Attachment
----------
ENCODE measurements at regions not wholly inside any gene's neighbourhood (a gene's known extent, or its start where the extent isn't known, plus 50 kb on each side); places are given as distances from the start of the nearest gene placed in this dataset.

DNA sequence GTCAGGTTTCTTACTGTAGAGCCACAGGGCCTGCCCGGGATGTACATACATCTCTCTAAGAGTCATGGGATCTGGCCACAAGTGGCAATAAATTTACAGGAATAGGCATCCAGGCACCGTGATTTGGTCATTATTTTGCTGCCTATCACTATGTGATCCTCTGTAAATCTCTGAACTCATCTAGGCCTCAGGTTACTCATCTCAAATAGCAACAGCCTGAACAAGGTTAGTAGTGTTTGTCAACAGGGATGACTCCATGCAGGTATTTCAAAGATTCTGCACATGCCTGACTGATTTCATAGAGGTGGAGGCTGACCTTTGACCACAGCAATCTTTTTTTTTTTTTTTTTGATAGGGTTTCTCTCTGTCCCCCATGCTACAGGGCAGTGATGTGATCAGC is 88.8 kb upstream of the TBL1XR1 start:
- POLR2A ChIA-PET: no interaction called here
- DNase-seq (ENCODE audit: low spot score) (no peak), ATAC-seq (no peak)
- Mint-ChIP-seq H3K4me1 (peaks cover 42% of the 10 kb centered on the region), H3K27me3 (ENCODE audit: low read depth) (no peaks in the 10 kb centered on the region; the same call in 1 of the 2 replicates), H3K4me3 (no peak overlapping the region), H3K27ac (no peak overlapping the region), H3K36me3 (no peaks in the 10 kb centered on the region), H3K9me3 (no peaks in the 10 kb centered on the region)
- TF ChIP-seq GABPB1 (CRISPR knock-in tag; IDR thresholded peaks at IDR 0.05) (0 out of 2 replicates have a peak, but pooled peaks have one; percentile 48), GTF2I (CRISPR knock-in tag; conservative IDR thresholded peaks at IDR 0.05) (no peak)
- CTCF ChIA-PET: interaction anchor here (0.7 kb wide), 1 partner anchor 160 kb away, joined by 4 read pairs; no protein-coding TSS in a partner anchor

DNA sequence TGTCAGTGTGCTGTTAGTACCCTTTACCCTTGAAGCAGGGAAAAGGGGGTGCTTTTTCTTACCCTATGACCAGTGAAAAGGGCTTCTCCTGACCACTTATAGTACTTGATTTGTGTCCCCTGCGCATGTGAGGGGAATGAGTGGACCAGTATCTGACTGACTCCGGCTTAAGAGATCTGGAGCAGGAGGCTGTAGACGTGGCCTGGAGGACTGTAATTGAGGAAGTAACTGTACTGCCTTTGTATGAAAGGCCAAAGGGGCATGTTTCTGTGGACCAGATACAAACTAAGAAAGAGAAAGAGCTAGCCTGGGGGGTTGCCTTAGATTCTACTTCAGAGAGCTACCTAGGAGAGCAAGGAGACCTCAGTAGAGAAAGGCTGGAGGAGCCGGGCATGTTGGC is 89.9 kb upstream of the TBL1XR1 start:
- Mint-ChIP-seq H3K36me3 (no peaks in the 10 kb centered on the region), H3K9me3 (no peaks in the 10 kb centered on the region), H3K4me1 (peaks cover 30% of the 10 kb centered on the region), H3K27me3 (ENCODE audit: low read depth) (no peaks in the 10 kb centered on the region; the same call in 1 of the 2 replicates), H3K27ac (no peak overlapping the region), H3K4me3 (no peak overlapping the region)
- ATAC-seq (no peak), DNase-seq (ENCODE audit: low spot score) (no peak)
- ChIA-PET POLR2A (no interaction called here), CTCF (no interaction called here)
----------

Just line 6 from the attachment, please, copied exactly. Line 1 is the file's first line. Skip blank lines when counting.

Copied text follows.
- TF ChIP-seq GABPB1 (CRISPR knock-in tag; IDR thresholded peaks at IDR 0.05) (0 out of 2 replicates have a peak, but pooled peaks have one; percentile 48), GTF2I (CRISPR knock-in tag; conservative IDR thresholded peaks at IDR 0.05) (no peak)